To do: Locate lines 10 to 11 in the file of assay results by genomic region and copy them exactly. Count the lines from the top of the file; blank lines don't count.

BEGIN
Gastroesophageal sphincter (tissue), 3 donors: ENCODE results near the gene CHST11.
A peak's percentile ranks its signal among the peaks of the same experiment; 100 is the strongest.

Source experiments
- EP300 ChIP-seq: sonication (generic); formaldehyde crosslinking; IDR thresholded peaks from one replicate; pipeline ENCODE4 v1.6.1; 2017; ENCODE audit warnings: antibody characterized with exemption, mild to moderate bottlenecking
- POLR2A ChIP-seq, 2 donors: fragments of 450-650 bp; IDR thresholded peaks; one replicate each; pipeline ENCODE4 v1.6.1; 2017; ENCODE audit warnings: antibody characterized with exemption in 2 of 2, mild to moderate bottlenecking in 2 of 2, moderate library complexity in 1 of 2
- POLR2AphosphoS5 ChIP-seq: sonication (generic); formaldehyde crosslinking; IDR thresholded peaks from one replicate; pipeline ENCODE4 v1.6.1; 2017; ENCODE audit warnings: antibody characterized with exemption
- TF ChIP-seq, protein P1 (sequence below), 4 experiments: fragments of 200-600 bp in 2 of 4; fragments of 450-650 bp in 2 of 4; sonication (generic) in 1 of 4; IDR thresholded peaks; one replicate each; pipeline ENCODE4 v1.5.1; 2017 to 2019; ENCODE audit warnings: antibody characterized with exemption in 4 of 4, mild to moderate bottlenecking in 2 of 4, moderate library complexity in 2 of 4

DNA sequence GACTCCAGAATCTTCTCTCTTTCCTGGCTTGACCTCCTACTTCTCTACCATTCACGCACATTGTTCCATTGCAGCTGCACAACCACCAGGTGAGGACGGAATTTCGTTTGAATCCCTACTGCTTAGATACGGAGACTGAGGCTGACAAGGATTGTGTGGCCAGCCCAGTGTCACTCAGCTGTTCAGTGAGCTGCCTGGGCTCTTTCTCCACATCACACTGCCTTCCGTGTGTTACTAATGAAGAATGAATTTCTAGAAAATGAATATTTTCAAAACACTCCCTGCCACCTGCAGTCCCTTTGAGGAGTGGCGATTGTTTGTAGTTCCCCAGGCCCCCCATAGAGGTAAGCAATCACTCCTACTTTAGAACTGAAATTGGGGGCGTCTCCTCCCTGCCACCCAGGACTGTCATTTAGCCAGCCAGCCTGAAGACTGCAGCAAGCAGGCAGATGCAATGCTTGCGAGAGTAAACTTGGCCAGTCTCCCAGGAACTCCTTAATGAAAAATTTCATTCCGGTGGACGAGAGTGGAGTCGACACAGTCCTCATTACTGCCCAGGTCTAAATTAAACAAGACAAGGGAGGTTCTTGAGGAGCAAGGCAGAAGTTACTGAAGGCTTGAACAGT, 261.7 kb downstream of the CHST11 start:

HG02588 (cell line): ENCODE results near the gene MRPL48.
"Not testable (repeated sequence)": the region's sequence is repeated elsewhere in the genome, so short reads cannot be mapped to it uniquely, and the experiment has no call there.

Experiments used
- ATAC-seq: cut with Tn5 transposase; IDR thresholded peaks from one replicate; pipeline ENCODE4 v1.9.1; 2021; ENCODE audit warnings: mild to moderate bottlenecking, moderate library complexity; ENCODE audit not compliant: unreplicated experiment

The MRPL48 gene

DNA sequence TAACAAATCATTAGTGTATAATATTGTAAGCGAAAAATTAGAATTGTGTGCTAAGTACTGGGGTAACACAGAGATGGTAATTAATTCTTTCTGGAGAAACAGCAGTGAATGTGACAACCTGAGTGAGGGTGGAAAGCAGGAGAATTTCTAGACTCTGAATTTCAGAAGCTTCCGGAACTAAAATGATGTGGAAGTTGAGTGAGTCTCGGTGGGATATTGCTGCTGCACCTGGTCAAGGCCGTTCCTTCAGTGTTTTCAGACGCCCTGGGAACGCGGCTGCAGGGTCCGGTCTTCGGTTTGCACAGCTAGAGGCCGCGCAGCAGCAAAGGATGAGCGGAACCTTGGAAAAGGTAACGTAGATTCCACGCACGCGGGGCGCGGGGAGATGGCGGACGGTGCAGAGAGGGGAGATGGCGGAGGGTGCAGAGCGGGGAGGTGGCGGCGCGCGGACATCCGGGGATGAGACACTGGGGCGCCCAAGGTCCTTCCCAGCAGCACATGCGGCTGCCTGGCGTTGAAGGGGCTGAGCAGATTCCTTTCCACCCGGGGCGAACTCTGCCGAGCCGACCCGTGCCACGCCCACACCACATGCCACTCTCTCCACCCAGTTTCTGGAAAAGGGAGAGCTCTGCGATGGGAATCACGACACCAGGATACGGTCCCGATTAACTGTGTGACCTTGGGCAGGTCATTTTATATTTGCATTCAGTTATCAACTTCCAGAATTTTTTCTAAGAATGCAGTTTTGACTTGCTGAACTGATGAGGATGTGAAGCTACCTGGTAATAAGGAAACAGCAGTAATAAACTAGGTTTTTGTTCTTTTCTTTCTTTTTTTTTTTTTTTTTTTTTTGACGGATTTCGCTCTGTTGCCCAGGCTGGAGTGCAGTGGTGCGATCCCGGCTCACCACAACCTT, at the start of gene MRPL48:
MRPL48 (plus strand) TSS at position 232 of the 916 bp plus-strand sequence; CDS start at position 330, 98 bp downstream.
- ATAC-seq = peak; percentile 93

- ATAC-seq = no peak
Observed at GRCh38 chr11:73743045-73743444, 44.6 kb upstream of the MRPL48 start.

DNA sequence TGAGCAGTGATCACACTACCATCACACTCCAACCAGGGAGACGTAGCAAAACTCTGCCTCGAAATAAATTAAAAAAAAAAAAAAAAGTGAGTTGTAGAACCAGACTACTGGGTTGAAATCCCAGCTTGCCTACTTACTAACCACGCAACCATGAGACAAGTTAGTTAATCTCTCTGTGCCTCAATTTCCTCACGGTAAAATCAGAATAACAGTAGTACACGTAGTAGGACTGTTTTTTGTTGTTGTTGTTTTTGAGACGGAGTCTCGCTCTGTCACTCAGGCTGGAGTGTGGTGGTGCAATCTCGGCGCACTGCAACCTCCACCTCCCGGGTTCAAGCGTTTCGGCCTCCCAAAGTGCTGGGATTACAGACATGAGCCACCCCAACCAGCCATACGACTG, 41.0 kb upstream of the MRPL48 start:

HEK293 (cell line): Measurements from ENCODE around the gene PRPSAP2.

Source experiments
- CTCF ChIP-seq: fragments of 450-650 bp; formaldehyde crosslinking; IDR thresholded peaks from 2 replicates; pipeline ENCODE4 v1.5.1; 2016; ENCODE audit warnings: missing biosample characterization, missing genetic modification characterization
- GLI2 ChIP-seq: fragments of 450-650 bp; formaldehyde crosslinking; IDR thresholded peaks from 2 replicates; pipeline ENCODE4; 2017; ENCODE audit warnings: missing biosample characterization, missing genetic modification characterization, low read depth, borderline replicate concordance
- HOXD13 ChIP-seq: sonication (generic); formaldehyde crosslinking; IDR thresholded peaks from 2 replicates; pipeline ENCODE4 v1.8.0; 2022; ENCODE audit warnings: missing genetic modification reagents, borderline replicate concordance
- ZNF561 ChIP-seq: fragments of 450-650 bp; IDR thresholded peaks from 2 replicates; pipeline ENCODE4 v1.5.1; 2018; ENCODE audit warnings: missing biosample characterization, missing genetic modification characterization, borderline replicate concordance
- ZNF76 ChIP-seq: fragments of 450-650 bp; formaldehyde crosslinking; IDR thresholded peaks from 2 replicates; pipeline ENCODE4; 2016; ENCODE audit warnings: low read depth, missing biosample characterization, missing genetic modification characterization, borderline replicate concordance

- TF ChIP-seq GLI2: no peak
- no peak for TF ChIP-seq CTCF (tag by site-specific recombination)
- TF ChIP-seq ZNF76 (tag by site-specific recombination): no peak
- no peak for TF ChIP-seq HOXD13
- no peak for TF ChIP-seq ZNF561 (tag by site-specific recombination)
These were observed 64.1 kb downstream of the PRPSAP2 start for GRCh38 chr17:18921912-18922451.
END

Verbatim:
"Not testable (repeated sequence)": the region's sequence is repeated elsewhere in the genome, so short reads cannot be mapped to it uniquely, and the experiment has no call there.

Experiments used